One Michelin starred Cantonese restaurant Yat Tung Heen was given a sexy Wong Kar Wai inspired update that includes mustard stained glass panel inserts and Neo Art Deco ceiling lamps.
Co-working hub Eaton House was created to be an incubator for local art and culture, and features its own bookable screening room. There is a dedicated installation area for multimedia art. Eaton feels distinctly younger now, and offers a few of Hong Kong’s first gender friendly washrooms featuring signage that equally welcomes male, female and transitioning folks with quirky symbols symbolising each demographic.
Karen Hay of IN-dulge has taken a different approach to the renovation of beloved restaurant Angelina in Sofitel Legend Metropole Hanoi. Creative director and founder of Hong Kong based IN-dulge, Hay is a Scotswoman who looked to her homeland for the destination whisky bar and restaurant. As Sofitel’s highest category of luxury hotels, Legends are historic properties that have been sensitively updated with contemporary touches. It made sense for Hay to deep dive into the heathery hills of Scotland’s countryside—a place renowned for its whiskies—to develop Angelina’s design concept.
“We wanted to bring authenticity to Angelina without being clichéd,” Hay explains. “We used wools from Scotland and rich leathers. Screens behind booth seating were constructed out of blue and gold metal rods that remind people of Scottish tartans. The interiors have been described as cleverly Celtic. There is also a lot of Vietnam in the space: floor tiles in the bar are made locally from cement and resembles many of the French colonial floor tiles you see in the city.”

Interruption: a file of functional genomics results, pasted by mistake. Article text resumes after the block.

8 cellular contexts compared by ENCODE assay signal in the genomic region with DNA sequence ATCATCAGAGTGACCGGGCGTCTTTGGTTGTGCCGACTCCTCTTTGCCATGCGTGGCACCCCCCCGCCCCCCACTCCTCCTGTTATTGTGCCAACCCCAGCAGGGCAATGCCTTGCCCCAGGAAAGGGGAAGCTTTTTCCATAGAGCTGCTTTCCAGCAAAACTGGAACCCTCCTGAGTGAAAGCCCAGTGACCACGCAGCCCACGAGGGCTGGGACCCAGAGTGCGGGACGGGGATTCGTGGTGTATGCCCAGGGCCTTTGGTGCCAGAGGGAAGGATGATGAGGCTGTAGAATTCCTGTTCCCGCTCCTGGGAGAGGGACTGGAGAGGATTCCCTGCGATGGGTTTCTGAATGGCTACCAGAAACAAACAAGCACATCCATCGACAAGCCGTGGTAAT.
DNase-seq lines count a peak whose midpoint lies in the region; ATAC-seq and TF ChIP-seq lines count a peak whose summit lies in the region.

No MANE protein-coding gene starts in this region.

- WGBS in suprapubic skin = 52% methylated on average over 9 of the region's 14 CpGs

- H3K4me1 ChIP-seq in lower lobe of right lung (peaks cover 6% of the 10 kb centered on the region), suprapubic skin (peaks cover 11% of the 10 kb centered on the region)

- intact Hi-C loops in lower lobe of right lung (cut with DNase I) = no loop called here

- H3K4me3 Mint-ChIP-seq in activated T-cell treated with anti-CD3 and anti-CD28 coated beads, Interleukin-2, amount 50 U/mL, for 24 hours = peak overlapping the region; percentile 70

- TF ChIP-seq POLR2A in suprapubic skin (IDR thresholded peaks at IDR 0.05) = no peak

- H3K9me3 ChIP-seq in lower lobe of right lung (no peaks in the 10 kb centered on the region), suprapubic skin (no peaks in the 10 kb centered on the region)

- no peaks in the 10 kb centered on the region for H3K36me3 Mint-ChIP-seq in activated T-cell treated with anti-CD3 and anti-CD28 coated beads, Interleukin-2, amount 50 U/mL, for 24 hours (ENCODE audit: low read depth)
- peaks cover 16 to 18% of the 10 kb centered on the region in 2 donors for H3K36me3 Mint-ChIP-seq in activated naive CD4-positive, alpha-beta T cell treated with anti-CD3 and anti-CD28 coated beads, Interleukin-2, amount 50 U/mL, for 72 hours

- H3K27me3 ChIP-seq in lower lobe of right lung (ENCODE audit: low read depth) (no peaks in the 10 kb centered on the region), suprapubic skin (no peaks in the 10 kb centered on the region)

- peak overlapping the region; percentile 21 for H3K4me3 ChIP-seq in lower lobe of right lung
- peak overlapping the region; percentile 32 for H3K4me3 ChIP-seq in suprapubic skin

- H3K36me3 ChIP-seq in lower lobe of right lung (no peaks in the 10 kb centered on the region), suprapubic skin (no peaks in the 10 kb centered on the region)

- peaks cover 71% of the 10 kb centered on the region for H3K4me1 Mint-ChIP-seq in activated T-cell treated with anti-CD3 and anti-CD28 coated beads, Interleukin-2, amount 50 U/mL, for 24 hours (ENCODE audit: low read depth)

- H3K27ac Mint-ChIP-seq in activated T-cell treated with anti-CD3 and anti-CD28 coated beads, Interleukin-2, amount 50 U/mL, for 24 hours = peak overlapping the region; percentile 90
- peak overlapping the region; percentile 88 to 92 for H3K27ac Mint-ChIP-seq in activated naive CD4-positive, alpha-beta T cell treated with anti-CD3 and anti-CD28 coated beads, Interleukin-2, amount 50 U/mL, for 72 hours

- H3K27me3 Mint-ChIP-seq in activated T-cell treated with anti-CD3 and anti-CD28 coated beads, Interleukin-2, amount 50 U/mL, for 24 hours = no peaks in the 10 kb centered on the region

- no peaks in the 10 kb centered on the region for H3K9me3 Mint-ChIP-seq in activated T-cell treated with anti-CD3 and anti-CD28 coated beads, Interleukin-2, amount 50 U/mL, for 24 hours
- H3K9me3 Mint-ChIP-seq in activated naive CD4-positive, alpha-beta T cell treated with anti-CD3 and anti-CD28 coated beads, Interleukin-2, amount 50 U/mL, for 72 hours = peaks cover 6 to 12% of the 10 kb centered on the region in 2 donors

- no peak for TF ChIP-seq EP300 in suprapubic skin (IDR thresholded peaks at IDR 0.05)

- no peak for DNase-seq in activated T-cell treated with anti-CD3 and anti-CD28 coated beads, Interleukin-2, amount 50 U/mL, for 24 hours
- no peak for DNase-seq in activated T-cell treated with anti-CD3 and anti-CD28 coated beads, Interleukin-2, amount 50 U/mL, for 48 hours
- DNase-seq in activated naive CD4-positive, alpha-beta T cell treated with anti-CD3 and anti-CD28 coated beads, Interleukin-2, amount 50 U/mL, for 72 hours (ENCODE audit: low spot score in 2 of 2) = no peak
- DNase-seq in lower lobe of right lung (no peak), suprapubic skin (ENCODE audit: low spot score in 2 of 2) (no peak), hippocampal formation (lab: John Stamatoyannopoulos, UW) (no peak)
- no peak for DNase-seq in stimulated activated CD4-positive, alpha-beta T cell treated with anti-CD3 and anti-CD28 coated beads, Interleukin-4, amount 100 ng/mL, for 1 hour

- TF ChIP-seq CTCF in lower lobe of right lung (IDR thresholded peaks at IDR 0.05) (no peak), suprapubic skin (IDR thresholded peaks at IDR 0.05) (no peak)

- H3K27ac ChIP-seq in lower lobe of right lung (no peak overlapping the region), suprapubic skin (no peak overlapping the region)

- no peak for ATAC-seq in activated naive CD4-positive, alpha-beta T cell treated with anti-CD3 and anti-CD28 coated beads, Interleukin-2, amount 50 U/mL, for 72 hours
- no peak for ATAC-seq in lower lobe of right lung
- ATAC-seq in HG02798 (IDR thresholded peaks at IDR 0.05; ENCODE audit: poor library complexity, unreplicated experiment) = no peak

More of Singapore
Further south, HBA Singapore instilled the 343 key Grand Park City Hall with a definitive sense of place by injecting cultural and artistic references to its hometown. Yet to appeal to millennials, it has gone high tech, with a user initiated check in process on smart phones. By accessing a dedicated app, full control over room entry, lights or air conditioning can be conducted through a swipe. It is the tension between old and new that gives Singapore based Park Hotel Group’s flagship hotel its niche, opening up a new world to locals and visitors who want to indulge in a Crazy Rich Asians experience.
“We wanted to create a hotel design that narrates the rich history of this landmark location, thereby allowing guests to have an authentic local experience and at the same time offering a hotel that speaks to the needs of the modern traveller,” says Rahul Shankhwalker, HBA Singapore’s principal designer.
The Singapore-based Park Hotel Group is positioning its Grand Park properties as the leading brand within its 16 strong hotels and resorts portfolio across 11 destinations in Asia Pacific. To that end, HBA worked with six local artists to create a distinctively Singaporean aesthetic. From a typical Singapore street scene printed on collaterals such as silk scarves and backdrops on the wall of lifts, to enamel Tiffin containers used to serve candy and biscuits, details of the Lion City’s culture come alive. The outdoor swimming pool has been updated to integrate wading areas for young children within the main lap pool, in a nod to Singaporeans’ love of staycations with family. To encourage guests to sweat during workouts, the outdoor gym is situated beside the swimming pool and offers views of Fort Canning Park’s greenery.
“Guests today want to experience a place – not just the amenities,” says John Kockan, general manager of Grand Park City Hall. “Through incorporating art and graphics, we created a lifestyle space to engage guests and instill a sense of destination.”